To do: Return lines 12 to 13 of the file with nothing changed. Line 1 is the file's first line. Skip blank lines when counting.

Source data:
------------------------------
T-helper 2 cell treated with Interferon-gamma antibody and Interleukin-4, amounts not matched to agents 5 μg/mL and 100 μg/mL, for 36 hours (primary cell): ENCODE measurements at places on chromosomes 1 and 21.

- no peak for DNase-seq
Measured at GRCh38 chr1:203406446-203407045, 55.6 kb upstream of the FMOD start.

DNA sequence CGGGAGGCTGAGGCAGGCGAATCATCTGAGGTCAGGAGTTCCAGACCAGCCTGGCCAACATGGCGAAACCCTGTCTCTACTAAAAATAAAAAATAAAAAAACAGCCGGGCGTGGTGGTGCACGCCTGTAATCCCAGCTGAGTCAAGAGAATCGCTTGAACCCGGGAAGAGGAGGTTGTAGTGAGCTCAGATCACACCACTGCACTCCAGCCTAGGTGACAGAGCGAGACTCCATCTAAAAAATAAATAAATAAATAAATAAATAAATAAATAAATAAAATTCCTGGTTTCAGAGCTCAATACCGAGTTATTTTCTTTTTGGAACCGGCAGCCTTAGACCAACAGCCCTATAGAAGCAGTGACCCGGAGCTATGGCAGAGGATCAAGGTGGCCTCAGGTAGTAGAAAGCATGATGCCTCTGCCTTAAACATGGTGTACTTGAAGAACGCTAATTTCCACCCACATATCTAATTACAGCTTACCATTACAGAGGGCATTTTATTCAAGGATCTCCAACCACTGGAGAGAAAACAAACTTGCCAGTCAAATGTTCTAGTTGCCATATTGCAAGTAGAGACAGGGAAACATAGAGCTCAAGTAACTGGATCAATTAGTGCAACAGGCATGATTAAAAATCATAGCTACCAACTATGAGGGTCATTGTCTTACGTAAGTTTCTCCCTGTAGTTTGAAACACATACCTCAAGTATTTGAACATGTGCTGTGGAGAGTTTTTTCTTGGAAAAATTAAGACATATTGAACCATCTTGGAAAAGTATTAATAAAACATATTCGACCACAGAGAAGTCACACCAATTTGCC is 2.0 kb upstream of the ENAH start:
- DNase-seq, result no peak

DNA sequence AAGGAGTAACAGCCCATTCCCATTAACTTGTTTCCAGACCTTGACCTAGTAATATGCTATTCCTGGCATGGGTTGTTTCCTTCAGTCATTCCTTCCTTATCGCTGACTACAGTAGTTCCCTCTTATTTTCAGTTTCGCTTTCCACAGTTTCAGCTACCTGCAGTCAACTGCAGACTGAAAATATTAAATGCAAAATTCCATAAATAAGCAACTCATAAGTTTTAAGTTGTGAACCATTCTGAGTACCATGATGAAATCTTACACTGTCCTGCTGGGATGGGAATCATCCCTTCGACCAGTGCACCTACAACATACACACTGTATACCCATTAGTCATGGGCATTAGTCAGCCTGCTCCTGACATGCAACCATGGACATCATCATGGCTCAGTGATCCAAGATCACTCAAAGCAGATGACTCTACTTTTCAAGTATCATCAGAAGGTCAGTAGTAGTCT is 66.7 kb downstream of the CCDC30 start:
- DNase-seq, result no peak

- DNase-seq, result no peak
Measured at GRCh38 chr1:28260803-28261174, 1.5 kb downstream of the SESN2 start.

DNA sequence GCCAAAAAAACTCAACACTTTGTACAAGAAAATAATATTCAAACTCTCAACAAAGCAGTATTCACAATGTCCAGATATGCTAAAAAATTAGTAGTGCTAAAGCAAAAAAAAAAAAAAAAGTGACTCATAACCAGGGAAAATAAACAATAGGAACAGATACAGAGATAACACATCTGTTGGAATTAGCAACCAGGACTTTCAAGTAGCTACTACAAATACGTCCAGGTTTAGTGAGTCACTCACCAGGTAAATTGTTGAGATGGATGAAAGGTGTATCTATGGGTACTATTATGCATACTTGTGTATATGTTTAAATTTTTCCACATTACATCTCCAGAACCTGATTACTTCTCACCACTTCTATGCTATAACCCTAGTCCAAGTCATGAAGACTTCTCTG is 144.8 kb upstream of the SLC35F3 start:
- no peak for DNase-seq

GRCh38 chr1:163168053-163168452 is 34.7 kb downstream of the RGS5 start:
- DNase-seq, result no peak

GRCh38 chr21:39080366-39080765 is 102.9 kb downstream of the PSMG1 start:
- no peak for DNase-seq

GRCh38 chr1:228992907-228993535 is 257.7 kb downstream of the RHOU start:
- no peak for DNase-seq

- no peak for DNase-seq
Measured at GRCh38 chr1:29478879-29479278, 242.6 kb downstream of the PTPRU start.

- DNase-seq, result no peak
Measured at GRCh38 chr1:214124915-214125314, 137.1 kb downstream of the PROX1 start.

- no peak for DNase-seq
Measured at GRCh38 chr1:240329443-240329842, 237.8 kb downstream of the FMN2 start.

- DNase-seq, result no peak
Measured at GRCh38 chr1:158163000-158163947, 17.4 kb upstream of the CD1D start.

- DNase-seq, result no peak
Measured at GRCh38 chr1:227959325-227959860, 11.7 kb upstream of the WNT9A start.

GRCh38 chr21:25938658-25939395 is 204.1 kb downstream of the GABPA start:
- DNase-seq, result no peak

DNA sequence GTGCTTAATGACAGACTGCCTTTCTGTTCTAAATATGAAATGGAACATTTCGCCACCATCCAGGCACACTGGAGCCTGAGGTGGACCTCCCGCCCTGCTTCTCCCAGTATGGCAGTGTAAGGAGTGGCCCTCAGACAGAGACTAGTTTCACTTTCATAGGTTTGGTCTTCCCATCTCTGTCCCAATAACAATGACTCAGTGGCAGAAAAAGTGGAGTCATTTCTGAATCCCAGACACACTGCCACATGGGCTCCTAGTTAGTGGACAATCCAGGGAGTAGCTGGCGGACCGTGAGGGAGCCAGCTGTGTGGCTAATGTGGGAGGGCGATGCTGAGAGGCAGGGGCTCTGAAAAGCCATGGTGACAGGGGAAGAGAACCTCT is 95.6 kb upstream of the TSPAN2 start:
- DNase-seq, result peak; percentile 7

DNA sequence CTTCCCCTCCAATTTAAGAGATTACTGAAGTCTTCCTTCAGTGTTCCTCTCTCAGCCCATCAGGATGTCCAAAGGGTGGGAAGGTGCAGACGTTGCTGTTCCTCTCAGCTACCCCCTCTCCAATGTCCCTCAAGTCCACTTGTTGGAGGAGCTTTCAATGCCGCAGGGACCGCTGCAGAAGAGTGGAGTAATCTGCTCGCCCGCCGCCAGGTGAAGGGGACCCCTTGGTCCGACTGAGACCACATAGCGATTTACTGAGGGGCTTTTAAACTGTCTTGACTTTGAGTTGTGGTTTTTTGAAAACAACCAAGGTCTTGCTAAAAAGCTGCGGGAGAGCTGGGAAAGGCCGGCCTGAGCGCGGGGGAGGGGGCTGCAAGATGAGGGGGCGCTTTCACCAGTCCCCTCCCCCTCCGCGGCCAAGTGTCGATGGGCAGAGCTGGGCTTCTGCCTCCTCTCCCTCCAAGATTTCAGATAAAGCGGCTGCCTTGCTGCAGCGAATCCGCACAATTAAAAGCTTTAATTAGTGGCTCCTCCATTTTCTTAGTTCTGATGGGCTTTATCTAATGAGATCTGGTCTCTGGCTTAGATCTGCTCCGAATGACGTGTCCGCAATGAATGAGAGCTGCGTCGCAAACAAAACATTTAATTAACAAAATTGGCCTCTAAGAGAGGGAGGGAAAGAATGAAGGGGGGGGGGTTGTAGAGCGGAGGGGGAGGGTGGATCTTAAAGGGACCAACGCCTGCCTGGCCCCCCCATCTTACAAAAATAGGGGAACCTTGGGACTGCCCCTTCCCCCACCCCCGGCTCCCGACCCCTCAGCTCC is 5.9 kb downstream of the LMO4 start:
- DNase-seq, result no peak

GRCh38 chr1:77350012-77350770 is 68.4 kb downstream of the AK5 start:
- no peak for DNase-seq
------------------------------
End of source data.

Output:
GRCh38 chr1:163168053-163168452 is 34.7 kb downstream of the RGS5 start:
- DNase-seq, result no peak